Voice Recognition Software: Bringing Your Words to Life!

Hello everyone and welcome back!

Today’s topic of interest is Dragon NaturallySpeaking software.

For those of you who are unfamiliar, voice recognition software allows you to put words to paper simply by using your voice. It sounds simple enough, right? Not necessarily. It requires a lot of training and persistence on the part of the user. Training allows the computer to adapt to a person’s voice and particular speech patterns. This process is essential to the user’s success with dictation as well as computer accuracy. There are two primary ways to proceed while training. The first is through introductory training directly after installation. In this process, a person is asked to create a name for the voice files to be saved under. (Note: there can be more than one user.) The program then checks whether your computer has adequate sound quality in memory to support it; it does this by asking users to read aloud what is provided on the computer screen. If input is normal or above average, training can continue. If not, the computer may ask you to backtrack, providing you a few options. For example, checking your source of audio input (i.e. the headset microphone provided with the software or a regular tabletop microphone)

Users are then asked to continue the training process by reading aloud from a variety of book excerpts. They cover a variety of topics and cater to specific ages and skill levels of the user and what the product is used for, some excerpts may be more appropriate than others. That way, the software gets to know the type of vocabulary that is unique to you and will be more accurate at guessing what you were saying when you dictate the future.

The second of training is called on the spot training. It’s not really called that or anything, but that’s the best way I can to explain that. This type of training is ongoing, where the computer tries to guess what the user is saying. If correct, the user may continue dictation without interruption. If incorrect, they must go back and correct the error. This is a necessity for two reasons. First and probably most obvious, people want to produce documents without errors. But actually there is a reason more important than that. Correcting an error improves the accuracy of recognition and adapts the vocabulary to your way of speaking. If mistakes are made without correction, the computer assumes it’s accurate and adapts itself accordingly, influencing other words in your vocabulary .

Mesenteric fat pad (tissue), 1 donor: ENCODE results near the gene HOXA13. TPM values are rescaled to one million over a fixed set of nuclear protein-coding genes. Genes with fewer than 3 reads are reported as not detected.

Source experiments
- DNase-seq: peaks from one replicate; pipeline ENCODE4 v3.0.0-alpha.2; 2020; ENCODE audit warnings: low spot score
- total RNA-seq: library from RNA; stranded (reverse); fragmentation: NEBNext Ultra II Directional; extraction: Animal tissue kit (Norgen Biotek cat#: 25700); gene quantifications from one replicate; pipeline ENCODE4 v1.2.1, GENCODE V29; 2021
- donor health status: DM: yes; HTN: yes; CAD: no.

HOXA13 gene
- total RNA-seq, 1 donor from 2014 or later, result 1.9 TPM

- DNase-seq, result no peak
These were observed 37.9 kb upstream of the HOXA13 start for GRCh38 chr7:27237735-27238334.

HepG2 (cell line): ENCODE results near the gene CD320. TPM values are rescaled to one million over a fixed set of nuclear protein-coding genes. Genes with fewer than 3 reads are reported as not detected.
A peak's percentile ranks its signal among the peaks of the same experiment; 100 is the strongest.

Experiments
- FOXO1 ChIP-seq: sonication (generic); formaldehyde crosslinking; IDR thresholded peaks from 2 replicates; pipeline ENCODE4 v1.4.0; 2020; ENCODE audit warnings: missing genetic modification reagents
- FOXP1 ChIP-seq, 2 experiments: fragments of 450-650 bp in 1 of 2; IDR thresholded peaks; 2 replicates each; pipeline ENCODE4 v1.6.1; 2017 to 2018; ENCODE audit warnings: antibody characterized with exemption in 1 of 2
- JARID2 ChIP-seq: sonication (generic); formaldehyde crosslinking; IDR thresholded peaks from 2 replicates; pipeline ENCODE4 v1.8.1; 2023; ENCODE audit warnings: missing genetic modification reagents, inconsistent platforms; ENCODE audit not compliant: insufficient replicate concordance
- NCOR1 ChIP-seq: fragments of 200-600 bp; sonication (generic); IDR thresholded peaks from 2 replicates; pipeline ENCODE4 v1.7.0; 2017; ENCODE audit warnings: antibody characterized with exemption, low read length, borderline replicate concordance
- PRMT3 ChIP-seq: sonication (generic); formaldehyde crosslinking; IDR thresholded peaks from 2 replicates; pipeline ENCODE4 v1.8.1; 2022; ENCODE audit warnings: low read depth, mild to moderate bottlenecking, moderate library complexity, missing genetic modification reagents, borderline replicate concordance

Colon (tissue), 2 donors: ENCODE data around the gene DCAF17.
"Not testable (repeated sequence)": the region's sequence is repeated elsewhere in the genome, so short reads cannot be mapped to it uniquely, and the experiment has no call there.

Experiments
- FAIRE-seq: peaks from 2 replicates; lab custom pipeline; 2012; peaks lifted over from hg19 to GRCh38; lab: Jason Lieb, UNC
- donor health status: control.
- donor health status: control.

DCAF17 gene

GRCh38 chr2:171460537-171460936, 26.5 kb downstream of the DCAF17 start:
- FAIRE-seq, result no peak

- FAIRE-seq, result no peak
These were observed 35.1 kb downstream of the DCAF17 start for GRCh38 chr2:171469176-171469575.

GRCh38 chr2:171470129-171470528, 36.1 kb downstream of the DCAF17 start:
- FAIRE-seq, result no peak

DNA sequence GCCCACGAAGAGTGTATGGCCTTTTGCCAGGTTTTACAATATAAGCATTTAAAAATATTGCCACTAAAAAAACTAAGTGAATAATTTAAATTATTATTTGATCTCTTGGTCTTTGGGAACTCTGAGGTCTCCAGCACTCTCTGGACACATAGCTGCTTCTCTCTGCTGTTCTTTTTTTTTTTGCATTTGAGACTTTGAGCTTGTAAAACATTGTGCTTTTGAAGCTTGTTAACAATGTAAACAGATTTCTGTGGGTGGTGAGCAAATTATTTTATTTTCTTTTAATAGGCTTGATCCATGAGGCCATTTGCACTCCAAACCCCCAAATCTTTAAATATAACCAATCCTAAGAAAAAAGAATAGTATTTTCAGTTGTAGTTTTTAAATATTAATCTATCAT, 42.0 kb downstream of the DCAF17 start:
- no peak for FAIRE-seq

Correction can occur in several ways, but I’m going to highlight only two of them. First,if the computer dictates incorrectly, the user can simply say “Correct” and then the word it spelled wrong. Then, a list of possible choices of sound alike words will appear. From there, the user can simply say just “Choose” and the number corresponding to the correct word. If it does not show up, they use will probably have to spell it manually by saying “Spell That “by using the handy command and alphabet list as users begin to navigate and understand the software.

As you can see, there is too much to discuss in one post and quite honestly, I am getting tired of talking. Yes, I am using the voice recognition software as we speak to write this. So stay tuned for part two of what I decided to make a series.

Part two will be called Voice Recognition: Commanding Your Computer.

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